WonderCon 2011 marks its 25th anniversary

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“In case you were wondering, Ryan Reynolds is in the next room over,” jokes Robert Kirkman, referring to the Green Lantern star and promotional panel somewhere else in San Francisco’s Moscone Center. He seats himself in one of the half dozen empty chairs for his panel at WonderCon 2011, as the next hour of sarcastic banter and sneak peaks at his authored titles, as well as those under his new imprint, Image-Skybound, gets underway.

Since 2003, the success of Kirkman’s landmark series, The Walking Dead, has propelled him up to and among the ranks of comic book auteurism, situating him with contemporaries like Mark Millar, Grant Morrison and Jeff Smith. The Eisner award-winning The Walking Dead, a brutal, pessimistic chronicling of humanity’s coping with the zombie apocalypse, just concluded the first season of its television adaptation. Kirkman is currently working with developer Telltale Games for a videogame adaptation to be released at the end of this year.

He also spoke of his more tongue-in-cheek, April 20-released title, Super Dinosaur, which Kirkman wrote for his son.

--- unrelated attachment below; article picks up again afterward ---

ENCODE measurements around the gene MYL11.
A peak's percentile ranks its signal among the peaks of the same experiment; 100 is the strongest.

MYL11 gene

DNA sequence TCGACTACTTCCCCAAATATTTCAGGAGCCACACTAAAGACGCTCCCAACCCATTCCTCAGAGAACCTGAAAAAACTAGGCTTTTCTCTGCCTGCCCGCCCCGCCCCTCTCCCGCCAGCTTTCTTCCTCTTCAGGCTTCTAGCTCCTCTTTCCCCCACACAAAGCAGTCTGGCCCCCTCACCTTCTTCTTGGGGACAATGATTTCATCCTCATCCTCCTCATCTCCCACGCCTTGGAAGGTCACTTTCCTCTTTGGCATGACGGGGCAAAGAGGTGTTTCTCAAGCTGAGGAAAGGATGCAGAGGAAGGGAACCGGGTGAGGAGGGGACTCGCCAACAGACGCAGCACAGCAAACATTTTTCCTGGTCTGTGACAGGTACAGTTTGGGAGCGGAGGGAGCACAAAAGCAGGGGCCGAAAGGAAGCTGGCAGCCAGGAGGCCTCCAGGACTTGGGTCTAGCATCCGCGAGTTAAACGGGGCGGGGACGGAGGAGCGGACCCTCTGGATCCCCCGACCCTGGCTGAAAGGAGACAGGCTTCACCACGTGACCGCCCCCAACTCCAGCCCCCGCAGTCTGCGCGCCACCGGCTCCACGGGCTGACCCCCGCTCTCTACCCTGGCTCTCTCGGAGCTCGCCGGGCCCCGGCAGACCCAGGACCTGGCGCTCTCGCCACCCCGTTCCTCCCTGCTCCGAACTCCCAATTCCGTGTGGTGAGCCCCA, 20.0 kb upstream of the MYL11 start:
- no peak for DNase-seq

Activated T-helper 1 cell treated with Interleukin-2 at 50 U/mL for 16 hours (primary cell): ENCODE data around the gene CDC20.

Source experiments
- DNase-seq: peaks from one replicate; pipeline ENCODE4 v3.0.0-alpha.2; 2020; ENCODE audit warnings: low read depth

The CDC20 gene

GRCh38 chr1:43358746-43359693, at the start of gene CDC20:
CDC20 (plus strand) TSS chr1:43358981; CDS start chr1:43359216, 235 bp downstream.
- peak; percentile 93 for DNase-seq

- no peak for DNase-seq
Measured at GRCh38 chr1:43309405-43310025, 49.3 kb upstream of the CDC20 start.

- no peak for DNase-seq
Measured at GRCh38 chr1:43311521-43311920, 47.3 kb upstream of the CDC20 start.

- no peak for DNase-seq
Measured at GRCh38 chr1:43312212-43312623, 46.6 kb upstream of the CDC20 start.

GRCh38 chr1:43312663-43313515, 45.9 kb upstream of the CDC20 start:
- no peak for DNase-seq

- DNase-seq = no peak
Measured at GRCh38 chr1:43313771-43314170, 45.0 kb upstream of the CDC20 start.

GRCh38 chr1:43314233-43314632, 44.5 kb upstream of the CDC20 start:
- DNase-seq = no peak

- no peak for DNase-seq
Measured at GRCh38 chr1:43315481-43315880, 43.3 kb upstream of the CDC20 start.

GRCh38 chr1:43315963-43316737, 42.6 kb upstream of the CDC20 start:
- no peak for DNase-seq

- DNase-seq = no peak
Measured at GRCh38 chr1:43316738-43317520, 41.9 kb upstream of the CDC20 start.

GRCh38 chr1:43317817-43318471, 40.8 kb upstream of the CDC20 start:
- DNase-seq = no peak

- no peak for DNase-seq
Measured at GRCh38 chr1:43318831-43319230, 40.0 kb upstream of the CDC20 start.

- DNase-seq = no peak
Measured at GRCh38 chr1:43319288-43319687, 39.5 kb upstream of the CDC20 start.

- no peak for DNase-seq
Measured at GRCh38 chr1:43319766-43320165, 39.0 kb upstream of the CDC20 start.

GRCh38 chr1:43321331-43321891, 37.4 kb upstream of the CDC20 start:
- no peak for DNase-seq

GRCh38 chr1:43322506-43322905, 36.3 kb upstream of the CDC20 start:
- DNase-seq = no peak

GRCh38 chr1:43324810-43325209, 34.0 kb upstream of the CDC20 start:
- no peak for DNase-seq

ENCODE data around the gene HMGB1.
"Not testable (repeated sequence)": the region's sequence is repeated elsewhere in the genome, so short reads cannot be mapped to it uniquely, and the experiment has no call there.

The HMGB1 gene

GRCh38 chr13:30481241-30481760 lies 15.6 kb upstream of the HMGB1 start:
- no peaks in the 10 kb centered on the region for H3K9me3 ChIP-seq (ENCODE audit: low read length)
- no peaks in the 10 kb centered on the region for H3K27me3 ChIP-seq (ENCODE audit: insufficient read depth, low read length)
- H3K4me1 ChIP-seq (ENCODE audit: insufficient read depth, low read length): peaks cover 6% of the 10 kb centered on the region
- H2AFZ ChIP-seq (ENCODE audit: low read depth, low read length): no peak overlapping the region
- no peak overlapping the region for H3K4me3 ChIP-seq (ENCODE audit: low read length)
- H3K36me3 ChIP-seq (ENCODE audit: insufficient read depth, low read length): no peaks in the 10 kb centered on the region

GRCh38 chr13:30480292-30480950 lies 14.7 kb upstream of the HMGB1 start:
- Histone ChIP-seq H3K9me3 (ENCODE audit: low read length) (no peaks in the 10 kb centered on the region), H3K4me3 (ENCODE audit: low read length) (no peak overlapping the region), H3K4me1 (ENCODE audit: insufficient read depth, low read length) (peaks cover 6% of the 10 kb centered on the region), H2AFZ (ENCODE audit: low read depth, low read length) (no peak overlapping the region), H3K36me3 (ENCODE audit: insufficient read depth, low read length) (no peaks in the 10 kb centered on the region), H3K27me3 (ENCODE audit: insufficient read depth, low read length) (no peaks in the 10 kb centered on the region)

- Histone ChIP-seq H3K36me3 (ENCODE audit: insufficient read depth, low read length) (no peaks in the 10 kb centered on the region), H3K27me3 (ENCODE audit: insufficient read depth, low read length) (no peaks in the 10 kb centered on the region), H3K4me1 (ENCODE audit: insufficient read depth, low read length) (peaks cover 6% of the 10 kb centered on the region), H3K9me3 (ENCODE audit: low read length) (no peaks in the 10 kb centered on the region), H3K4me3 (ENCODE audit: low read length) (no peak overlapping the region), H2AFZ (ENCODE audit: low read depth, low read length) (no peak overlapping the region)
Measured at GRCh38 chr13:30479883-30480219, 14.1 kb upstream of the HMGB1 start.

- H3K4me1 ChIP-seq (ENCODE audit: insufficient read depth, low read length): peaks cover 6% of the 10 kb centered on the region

“There’s going to be lots of drama and intrigue, and you’ll probably cry at some point,” he jested. “It’ll be all depressing like The Walking Dead, so you guys will hopefully like it. But for the most part it will just be a dinosaur shooting missiles at things, so hopefully it’ll be pretty good.”

WonderCon 2011 marks its 25th anniversary. It was started in 1987 by Joe Field of Concord, CA’s Flying Colors Comics and Other Cool Stuff, along with other local retailers and comic book, sci-fi, and fantasy fans, as the Wonderful World of Comics Convention. Long-since shortened to WonderCon, the once underground annual has grown into a pseudo-mainstream locus for both geek-related industry giants, the underdogs, and their fans alike.

Booths and events for big names like Nintendo, Marvel, DC, and Capcom tower over the floor, all but overshadowing the smaller retailers and imprints like Image and Dark Horse. Massive gaps are filled to capacity by tens of thousands of conned-out enthusiasts, often decked in homemade costumes, aping their favorite videogame, comic, or anime characters. This phenomenon is known as “cosplaying.” And where there’s a con to be found, cosplayers are right at the frontlines.